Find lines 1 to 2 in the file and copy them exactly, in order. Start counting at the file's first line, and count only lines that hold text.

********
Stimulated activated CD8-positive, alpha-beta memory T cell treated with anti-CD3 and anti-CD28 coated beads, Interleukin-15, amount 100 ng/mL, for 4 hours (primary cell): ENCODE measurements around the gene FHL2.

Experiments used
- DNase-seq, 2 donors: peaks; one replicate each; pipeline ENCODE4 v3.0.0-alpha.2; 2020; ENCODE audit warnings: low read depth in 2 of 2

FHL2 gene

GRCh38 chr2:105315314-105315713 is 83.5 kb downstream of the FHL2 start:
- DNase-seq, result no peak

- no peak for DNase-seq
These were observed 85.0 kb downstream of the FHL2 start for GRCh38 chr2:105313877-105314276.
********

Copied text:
Stimulated activated CD8-positive, alpha-beta memory T cell treated with anti-CD3 and anti-CD28 coated beads, Interleukin-15, amount 100 ng/mL, for 4 hours (primary cell): ENCODE measurements around the gene FHL2.

Experiments used